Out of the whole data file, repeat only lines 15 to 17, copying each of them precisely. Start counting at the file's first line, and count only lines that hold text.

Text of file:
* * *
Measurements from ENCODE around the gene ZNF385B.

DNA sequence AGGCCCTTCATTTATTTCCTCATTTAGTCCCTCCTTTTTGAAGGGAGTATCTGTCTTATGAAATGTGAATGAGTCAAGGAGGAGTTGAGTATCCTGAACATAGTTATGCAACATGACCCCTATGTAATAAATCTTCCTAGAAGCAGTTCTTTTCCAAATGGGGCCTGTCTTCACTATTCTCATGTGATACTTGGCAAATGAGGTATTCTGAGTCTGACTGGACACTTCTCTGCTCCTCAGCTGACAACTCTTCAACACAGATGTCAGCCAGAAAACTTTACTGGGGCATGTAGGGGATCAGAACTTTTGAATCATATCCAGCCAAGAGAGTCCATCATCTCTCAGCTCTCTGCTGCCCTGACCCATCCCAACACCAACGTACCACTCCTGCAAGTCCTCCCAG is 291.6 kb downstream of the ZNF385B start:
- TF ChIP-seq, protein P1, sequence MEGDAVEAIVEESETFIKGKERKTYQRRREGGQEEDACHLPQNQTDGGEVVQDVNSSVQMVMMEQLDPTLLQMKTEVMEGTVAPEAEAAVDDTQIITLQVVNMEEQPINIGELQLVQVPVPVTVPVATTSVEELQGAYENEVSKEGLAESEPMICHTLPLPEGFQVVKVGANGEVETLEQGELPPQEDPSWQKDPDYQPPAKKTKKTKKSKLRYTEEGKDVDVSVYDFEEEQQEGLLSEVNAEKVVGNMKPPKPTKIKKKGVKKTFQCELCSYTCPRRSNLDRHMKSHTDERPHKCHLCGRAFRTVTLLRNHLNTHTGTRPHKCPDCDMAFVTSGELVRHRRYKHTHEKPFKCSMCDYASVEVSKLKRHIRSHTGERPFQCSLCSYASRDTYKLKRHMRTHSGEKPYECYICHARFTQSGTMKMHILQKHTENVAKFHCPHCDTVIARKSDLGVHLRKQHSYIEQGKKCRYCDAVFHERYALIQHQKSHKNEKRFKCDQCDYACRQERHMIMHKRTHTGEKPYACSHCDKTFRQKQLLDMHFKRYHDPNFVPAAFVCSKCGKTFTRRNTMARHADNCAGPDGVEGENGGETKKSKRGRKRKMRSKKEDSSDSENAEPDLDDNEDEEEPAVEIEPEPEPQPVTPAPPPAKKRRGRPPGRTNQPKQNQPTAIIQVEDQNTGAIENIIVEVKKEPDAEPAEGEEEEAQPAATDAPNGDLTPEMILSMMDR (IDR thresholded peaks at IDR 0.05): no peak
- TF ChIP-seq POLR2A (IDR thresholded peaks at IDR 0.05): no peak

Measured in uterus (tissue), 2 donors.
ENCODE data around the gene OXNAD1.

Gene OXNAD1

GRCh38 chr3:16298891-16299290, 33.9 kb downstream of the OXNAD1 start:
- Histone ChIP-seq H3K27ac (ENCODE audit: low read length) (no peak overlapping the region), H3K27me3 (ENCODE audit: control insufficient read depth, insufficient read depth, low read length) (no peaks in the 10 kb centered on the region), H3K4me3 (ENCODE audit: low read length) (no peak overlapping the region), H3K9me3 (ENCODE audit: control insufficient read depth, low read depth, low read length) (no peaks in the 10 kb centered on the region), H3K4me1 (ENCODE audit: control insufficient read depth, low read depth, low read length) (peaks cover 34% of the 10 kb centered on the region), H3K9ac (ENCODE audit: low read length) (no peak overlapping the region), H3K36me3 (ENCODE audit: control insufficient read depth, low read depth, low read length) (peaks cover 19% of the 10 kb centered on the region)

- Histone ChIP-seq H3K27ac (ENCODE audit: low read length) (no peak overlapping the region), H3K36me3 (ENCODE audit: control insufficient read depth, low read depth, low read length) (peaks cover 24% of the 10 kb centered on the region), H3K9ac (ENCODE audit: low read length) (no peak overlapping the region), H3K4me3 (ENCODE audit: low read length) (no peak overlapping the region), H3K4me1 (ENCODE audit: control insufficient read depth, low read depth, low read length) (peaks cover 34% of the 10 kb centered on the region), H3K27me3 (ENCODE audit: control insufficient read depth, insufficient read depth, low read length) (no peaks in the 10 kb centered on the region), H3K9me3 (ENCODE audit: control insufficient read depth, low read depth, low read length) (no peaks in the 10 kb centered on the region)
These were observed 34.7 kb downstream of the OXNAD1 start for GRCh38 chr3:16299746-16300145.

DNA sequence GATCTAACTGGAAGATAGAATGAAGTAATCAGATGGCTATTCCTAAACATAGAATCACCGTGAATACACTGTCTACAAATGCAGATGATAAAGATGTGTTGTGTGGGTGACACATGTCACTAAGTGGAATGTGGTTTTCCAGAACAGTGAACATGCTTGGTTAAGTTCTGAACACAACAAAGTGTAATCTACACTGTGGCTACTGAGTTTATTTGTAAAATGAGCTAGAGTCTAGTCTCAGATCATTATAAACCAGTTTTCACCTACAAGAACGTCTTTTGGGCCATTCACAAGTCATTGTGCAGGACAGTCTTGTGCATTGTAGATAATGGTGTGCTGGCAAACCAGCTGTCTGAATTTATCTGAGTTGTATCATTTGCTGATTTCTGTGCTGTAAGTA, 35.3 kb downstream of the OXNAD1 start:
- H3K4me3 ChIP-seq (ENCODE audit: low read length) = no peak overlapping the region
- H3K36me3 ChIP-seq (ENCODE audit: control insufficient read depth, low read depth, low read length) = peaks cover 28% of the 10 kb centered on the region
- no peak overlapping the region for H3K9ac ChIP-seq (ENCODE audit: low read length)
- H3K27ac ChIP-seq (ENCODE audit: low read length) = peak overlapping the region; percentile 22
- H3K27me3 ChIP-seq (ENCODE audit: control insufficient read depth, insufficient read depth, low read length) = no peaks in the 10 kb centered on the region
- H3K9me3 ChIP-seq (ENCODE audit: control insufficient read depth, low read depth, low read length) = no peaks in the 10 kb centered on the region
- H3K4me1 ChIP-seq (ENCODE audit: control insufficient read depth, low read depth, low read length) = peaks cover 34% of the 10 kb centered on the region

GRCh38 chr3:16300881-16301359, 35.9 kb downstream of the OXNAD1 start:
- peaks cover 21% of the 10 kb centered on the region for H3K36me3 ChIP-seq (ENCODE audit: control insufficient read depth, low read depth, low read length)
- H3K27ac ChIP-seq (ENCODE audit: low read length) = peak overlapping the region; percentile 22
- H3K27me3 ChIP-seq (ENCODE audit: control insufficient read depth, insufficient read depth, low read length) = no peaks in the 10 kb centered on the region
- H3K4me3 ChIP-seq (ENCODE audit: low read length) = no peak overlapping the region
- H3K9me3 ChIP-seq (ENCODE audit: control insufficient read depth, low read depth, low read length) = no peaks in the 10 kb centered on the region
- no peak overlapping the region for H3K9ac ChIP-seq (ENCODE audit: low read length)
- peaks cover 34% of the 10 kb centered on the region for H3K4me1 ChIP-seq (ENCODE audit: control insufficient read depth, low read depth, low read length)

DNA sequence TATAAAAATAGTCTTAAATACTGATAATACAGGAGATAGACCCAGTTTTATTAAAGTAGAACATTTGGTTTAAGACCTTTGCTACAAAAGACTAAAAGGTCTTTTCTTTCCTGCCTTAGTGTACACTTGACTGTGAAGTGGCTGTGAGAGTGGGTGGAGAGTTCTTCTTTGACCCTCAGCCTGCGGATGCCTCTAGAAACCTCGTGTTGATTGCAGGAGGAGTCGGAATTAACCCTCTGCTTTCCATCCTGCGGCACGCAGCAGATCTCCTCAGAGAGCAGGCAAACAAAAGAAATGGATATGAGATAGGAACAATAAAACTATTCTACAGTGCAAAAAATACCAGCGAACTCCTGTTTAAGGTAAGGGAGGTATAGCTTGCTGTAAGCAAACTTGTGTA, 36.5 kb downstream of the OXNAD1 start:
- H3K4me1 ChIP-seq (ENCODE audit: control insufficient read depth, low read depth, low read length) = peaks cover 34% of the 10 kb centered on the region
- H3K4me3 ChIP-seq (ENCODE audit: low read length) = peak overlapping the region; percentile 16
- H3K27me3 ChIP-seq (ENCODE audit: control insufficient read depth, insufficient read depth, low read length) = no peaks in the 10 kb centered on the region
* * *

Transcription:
- no peak overlapping the region for H3K9ac ChIP-seq (ENCODE audit: low read length)
- H3K27ac ChIP-seq (ENCODE audit: low read length) = peak overlapping the region; percentile 22
- H3K27me3 ChIP-seq (ENCODE audit: control insufficient read depth, insufficient read depth, low read length) = no peaks in the 10 kb centered on the region